One of the first focuses of organ-chip specialist Emulate (Boston) was to reduce the need for animal testing over time. Its technology can simulate tissue-tissue interfaces within organs using human cells.
But the potential of the organ chips to yield mechanistic insights for drug discovery and understanding toxicities has become more evident over time.
The pandemic has underscored that promise, highlighting the potential of Emulate’s technology for drug discovery and vaccine testing.
A spinout of the Wyss Institute for Biologically Inspired Engineering at Harvard University, Emulate has developed a human airway chip culture that was highlighted earlier this year in Nature Biomedical Engineering.
Created with microchip manufacturing techniques and microfluidic culture technology, Emulate’s organ chips contain living human cells that simulate organ-level functions. The organ chips can “recreate tissue-tissue interfaces, which is what defines an organ,” said Dr. Donald E. Ingber, scientific founder of Emulate and chairman of its scientific advisory board.
Emulate’s roots trace back to 2010 with the publication in Science focused on a human breathing lung-on-a-chip. The device was “really a model of the alveolus,” Ingber said in the webinar. The chip was used for “modeling virus evolution and rapid drug repurposing with a human airway lung-chip,” he added.
Since then, Emulate has created more sophisticated large airway chips that can simulate viral infections.
Before the pandemic, Emulate had been using its airway chip models of viral infection to study influenza. “Both NIH and DARPA funded our group with the idea of developing models to study potential pandemic viruses,” Ingber said. The company studied strain-dependent virulence in H1N1, H3N2 and H5N1 virus subtypes.
The models can mimic infection as well as injury to the epithelium. “But probably what’s most important is we can model the inflammatory responses in response to drugs,” Ingber said.
The lung chip can also provide a means to study viral evolution resulting from mutation or gene reassortment.
In 2020 when the SARS-CoV-2 pandemic began ramping up, Emulate began testing its bronchial-airway-on-a-chip to test the impact of existing drugs on a pseudotyped SARS-CoV-2 virus. In particular, they tested the therapeutic effects of amodiaquine, toremifene, clomiphene, chloroquine, hydroxychloroquine, arbidol, verapamil and amiodarone in the airway-on-a-chip experiment.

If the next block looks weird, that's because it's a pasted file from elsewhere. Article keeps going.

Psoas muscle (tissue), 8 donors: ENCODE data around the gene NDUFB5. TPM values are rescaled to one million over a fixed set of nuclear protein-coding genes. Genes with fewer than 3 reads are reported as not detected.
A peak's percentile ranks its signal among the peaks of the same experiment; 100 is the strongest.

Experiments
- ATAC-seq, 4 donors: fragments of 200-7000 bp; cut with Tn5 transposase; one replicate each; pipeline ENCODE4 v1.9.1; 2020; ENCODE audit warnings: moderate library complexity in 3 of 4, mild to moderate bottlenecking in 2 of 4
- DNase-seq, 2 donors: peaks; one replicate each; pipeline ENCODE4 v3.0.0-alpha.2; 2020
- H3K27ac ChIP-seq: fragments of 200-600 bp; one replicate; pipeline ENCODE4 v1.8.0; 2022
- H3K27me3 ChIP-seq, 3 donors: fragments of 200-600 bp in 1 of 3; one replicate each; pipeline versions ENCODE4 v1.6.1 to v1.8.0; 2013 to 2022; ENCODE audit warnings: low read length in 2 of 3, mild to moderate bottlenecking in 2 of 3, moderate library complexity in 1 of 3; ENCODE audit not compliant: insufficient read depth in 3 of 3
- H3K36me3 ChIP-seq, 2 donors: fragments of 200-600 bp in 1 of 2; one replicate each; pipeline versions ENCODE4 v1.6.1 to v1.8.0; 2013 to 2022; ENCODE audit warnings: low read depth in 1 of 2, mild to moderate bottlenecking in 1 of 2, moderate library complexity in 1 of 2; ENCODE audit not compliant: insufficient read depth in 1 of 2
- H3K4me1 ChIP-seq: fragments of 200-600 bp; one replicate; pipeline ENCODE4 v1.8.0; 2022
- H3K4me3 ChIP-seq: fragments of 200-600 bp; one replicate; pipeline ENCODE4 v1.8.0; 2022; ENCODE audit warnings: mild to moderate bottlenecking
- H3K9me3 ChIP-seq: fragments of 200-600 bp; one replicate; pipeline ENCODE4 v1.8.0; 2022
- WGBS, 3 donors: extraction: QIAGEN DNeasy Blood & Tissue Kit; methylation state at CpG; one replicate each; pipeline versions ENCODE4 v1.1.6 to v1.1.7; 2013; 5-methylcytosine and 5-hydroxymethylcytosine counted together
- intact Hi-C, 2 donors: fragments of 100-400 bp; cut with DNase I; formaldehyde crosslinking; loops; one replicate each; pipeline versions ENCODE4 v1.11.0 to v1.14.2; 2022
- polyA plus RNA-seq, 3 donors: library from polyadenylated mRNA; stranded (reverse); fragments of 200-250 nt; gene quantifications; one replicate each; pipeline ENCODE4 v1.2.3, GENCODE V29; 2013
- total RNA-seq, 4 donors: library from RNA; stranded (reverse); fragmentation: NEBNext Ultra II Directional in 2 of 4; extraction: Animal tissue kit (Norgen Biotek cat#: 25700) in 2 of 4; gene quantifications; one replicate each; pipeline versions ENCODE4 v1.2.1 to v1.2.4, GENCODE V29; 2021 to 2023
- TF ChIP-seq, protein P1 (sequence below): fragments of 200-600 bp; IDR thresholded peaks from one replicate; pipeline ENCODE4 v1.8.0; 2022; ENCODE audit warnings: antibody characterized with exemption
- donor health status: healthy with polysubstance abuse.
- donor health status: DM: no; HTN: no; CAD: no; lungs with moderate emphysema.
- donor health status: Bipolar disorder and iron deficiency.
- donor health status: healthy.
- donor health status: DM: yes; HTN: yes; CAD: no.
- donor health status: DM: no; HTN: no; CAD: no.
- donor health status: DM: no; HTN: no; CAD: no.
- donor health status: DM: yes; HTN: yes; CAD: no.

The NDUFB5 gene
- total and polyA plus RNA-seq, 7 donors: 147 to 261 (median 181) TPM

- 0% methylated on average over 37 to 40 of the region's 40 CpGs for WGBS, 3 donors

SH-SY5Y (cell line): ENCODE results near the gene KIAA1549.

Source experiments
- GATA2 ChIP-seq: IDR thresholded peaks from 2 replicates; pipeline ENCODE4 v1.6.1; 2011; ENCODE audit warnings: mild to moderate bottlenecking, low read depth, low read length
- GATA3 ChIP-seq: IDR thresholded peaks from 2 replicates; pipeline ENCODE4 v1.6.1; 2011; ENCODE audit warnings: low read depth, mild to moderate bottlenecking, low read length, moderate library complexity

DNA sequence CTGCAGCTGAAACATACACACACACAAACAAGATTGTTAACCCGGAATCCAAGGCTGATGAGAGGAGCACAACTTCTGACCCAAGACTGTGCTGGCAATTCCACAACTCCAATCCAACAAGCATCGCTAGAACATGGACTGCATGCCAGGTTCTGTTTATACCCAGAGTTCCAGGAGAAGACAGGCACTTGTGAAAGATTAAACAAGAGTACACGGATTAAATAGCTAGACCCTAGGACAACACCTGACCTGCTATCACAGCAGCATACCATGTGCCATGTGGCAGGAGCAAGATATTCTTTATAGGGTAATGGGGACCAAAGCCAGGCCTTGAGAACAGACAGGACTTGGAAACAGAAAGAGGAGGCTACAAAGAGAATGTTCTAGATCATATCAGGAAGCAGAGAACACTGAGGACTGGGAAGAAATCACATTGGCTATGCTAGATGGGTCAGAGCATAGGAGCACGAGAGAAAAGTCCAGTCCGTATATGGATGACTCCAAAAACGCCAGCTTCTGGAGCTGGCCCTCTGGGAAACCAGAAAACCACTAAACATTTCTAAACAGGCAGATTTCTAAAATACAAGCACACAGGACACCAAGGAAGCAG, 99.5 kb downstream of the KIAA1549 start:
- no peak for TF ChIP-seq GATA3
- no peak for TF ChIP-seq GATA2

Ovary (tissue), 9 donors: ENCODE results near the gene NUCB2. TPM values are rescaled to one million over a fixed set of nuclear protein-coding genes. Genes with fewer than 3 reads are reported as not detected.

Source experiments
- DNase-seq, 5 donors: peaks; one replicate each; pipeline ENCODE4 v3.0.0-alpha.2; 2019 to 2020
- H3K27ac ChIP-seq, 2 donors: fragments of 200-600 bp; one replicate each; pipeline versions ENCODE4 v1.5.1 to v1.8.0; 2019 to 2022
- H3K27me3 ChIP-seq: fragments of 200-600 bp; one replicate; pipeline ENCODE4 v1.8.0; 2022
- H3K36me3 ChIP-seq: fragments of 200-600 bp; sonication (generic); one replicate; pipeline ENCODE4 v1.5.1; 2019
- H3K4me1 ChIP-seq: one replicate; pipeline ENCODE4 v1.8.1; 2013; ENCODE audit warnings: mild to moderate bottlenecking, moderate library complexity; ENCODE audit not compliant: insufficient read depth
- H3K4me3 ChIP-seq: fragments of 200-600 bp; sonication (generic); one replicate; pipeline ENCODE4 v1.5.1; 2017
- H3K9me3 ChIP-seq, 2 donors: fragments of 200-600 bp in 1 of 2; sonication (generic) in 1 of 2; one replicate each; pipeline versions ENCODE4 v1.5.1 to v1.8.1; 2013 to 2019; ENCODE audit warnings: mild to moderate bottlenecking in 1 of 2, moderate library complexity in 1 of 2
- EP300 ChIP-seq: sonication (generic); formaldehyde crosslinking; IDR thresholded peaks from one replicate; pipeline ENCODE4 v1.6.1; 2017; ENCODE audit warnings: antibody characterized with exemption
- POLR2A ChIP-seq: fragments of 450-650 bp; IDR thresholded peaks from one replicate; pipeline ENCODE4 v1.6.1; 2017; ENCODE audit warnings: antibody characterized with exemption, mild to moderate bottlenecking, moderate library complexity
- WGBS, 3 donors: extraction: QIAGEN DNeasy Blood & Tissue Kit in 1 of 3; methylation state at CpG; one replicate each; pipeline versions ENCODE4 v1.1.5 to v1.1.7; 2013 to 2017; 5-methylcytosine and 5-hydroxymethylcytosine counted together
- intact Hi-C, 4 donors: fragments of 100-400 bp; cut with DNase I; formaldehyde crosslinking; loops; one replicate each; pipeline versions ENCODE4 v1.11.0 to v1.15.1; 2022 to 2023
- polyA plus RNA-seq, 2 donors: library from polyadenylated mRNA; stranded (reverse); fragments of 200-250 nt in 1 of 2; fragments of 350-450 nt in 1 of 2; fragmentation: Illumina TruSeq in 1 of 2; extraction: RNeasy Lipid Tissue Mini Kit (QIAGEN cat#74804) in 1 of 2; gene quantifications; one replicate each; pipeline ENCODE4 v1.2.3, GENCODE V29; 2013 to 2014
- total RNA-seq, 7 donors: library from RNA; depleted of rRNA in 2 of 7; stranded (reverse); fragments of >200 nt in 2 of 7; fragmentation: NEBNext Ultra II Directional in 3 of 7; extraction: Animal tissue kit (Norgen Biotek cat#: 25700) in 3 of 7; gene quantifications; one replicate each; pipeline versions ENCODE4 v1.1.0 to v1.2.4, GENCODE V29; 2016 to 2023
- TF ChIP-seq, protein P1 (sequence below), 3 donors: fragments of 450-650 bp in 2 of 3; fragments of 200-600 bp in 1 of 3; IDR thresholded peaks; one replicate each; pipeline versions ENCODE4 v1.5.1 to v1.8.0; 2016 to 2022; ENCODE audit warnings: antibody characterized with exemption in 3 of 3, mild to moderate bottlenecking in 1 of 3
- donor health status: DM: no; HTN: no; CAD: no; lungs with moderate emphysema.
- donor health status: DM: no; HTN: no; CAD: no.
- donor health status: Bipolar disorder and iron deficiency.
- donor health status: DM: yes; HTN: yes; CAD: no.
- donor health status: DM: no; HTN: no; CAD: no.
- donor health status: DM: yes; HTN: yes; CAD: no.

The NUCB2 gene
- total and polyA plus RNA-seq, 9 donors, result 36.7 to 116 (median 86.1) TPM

When testing the chips, rather than bathing a chip in drug, Emulate used clinically relevant doses. In the experiments, the researchers used the blood Cmax, the maximum drug concentration observed in the sampled blood.
“Hydroxychloroquine and chloroquine we’re not active, which is what has been confirmed in every study since,” Ingber said. “Arbidol, verapamil and amiodarone, which went to clinical trials, [also] were not active.”
The researchers found three drugs had some level of activity, with the malaria drug amodiaquine showing the most.
Working with partners, Emulate and colleagues at the Wyss Institute confirmed that amodiaquine did inhibit infectious SARS-CoV-2 in a Biosafety Level 3 (BSL-3) lab.
Amodiaquine also had a significant reduction in viral load in a hamster model. “We had an animal transmission model, which showed inhibition by over 90%,” Ingber said. The drug also showed promise in a treatment model. “And this drug [amodiaquine] is now in clinical trials across 20 sites in Africa, in part because of these results,” Ingber said.
Emulate customized its molecular dynamics simulation approach to model for the opening of the spike protein.
After that, the researchers designed a compound that went on to show promise in the pseudotyped virus assay. They also identified existing drugs that bind to the same site.
From there, the scientists used Emulate’s molecular dynamics simulation to “create versions of these existing drugs that don’t have the known activity of the drug but would bind even better to our site,” Ingber said.
Emulate is also using an iterative approach that combines machine learning and biological testing before validating the drugs in human organ chips.
“This is all a work in progress: We now have a lead compound that inhibits the Alpha, Beta, Delta and Gammas strains of SARS-CoV-2 equally in the 1 μM range,” Ingber said. “The same compound inhibits SARS-CoV-2 in MERS in the nM range.”
Filed Under: Infectious Disease